By Todd Barker | Director, Integrated Demand and Supply Planning | Chainalytics |
Walmart’s current suppliers have now officially moved over to the retailer’s updated service metric of “On-Time-In-Full” (OTIF), which took effect in August of this year. Previously under the Must Arrive By Date (MABD) guidelines, suppliers of fast-turning products, as well as perishable food and beverage, were required to hit a 90 percent on-time delivery percentage within a four-day delivery window. With the new OTIF policy, the four-day window no longer applies and shipping early, late, and short is no longer an option for suppliers who want to meet the new requirements and avoid penalties or fines. Under OTIF, Walmart is looking to take greater control of their supply network to drive higher in-stocks, greater sales, and lower end-to-end network inventories and has even restructured their internal replenishment group to gain better insight into inventory and out-of-stock issues.
With the new score card, Walmart hopes to improve the overall visibility into what is driving some of the compliance issues including their own internal faults. However, the new scorecard will act as the “compliance bible,” as Walmart claims supplier disputes of fines and penalties “will not be tolerated”. Suppliers that haven’t started identifying and addressing its service issues should get ready to see penalties and deductions taken against their invoices.
Here are the latest OTIF guidelines for full truckload (FTL):
- Starting August 2017, FTL suppliers must deliver orders 100% in full, on the must arrive by date, at least 75% of the time.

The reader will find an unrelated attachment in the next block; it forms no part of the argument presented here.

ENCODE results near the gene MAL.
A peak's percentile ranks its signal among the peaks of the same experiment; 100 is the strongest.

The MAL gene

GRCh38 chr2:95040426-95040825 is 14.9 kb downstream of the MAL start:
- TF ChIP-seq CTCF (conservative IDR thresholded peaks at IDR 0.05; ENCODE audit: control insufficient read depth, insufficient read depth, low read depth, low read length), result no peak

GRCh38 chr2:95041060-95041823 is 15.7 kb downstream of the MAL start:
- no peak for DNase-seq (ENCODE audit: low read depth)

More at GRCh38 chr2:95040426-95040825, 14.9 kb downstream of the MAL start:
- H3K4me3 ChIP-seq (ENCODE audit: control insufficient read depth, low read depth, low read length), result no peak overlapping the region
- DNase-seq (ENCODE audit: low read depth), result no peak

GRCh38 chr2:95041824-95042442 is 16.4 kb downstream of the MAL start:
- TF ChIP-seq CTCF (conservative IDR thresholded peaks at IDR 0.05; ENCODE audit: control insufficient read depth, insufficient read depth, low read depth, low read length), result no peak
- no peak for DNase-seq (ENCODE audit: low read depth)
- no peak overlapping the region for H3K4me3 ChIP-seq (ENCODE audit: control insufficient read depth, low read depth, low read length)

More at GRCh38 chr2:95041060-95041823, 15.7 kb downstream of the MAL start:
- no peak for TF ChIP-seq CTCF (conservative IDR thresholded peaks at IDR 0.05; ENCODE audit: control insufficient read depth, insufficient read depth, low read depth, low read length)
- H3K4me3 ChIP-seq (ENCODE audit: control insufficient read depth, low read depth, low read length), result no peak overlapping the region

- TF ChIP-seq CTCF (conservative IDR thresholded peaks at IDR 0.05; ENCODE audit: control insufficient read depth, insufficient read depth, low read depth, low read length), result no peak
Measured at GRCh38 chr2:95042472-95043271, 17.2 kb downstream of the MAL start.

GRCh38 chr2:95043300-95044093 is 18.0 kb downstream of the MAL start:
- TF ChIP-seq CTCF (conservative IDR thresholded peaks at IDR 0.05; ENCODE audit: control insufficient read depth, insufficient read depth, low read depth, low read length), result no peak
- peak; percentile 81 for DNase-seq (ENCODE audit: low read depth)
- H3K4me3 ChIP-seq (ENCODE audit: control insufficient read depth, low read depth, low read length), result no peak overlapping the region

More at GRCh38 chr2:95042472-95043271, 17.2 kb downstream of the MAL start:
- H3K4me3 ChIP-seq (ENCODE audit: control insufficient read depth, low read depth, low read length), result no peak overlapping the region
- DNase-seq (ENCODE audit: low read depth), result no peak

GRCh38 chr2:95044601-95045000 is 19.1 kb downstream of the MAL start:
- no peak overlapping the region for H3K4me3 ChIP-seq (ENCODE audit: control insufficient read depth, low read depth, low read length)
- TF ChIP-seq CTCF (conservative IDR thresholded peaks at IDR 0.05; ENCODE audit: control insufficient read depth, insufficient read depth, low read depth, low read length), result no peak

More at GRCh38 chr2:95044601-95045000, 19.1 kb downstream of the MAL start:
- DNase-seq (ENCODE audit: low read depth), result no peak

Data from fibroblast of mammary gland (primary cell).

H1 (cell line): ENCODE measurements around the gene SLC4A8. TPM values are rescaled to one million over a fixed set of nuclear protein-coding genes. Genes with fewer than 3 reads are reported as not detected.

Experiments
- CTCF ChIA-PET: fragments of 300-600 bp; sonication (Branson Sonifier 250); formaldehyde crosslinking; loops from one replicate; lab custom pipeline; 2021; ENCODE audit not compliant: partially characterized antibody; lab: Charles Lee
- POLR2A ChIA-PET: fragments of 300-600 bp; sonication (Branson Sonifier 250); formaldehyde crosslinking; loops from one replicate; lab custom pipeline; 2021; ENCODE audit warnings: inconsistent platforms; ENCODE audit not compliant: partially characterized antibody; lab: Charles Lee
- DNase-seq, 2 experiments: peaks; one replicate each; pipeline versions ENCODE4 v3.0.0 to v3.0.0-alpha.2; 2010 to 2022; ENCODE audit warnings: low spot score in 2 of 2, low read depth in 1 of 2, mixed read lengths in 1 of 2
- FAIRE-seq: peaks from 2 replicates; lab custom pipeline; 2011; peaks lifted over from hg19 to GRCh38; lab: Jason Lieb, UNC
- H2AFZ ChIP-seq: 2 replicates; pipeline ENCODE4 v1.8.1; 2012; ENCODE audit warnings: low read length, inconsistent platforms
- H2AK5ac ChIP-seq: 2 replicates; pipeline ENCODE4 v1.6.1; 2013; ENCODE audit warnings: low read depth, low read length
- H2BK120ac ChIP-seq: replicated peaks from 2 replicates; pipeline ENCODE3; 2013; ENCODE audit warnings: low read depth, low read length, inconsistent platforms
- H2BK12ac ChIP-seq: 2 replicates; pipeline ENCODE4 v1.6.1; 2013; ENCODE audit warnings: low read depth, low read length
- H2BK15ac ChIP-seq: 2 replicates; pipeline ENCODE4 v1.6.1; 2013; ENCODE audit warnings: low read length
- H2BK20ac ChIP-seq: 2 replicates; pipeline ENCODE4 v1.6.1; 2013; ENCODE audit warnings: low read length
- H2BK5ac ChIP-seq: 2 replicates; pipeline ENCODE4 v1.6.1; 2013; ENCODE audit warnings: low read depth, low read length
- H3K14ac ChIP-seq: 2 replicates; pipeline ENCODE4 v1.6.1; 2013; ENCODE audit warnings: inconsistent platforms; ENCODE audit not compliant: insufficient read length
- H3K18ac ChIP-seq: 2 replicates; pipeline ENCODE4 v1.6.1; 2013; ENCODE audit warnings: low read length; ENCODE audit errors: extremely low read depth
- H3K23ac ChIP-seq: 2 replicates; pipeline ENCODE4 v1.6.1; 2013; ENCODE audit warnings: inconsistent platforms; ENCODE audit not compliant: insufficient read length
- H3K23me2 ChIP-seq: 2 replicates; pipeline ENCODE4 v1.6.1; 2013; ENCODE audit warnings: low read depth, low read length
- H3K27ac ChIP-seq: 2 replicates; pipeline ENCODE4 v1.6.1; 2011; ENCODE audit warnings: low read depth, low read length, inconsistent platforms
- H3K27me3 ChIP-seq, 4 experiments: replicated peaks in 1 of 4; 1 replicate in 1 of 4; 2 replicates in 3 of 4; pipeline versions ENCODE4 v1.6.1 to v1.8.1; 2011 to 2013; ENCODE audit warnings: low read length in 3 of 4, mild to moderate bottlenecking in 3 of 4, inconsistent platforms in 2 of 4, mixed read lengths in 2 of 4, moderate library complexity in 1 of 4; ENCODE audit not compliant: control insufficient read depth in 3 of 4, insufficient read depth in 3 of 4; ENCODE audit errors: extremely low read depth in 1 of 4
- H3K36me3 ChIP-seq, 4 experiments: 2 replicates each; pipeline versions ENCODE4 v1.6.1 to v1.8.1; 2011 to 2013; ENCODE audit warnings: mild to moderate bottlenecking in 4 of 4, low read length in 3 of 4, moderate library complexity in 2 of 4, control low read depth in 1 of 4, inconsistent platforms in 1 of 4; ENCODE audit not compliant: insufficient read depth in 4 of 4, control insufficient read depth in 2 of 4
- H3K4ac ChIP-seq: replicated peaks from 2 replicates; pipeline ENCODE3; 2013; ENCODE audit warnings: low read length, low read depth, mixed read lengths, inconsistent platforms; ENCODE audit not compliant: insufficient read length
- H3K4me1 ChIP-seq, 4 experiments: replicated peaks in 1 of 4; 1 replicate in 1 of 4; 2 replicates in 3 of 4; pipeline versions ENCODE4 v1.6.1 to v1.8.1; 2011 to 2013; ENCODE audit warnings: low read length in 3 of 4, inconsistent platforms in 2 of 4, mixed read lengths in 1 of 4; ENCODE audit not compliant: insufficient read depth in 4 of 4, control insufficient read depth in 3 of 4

- By February 2018, FTL suppliers must deliver orders 100% in full, on the must arrive by date, 95% of the time.
- Non-compliance will result in a fine of 3% of the “missing case” value; early deliveries will also be penalized, to eliminate overstock situations.
For less-than-full truckload (LTL):
- Starting August 2017, LTL suppliers must deliver orders 100% in full, on the must arrive by date 33% of the time.
- By February 2018, LTL suppliers must deliver orders 100% in full, on the must arrive by date, at least 36% of the time.
- If OTIF was 36% or better in August 2017, then the supplier must demonstrate a 20% improvement.
- Non-compliance penalties (3% of non-compliance COGS) will be invoiced monthly.
So what does this all means as it relates to integrated planning and what steps do suppliers need to take to ensure they meet and exceed the new service requirements?
Understanding Root Causes of Misses: Suppliers will now be required to have a much better understanding of the OTIF calculation and the key drivers currently impacting it. Too often companies have service issues, and their initial reaction is to stock more inventory when in fact they fail to address the root issues. The ability to pinpoint issues with supplier performance, forecast accuracy, inventory accuracy, picking delays, carrier delays, and other key drivers will be critical to ensure suppliers are focusing on improving the right areas.